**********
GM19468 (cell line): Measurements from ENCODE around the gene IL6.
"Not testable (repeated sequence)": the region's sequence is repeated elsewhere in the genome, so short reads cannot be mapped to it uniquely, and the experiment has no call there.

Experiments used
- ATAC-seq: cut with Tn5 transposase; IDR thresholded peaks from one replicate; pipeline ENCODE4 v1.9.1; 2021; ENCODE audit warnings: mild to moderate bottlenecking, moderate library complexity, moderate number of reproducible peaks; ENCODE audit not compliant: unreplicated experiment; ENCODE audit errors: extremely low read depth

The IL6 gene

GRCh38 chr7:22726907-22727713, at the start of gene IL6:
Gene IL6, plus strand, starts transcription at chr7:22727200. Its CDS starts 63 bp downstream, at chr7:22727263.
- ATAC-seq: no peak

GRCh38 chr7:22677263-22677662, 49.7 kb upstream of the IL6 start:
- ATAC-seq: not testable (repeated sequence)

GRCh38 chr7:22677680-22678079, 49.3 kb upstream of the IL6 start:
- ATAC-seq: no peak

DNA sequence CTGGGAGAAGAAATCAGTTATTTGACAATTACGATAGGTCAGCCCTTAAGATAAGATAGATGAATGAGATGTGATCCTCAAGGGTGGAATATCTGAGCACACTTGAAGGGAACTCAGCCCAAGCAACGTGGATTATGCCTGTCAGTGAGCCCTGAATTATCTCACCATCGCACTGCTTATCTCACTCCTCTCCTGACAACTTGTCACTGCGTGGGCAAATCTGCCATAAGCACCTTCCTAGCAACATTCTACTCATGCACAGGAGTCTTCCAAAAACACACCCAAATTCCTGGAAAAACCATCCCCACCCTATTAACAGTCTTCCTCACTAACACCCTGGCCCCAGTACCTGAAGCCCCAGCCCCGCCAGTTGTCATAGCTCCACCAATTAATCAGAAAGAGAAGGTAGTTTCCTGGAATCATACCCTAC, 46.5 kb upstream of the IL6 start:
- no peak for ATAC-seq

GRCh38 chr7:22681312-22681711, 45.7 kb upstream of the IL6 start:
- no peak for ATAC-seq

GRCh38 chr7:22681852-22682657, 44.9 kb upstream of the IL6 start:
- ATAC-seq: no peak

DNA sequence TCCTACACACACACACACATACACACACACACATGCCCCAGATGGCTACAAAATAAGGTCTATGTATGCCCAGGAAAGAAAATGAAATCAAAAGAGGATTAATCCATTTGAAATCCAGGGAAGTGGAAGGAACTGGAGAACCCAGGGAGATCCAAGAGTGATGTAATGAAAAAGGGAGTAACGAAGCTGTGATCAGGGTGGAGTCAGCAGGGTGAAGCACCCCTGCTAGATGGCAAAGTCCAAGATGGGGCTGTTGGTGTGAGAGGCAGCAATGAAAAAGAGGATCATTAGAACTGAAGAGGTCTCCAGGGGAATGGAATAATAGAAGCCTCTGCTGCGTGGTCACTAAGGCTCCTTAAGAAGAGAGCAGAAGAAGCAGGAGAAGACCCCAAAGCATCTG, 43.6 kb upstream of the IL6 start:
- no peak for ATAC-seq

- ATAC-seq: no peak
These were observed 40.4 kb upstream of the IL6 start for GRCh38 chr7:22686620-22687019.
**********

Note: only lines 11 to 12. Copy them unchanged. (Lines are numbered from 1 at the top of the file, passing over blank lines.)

GRCh38 chr7:22677680-22678079, 49.3 kb upstream of the IL6 start:
- ATAC-seq: no peak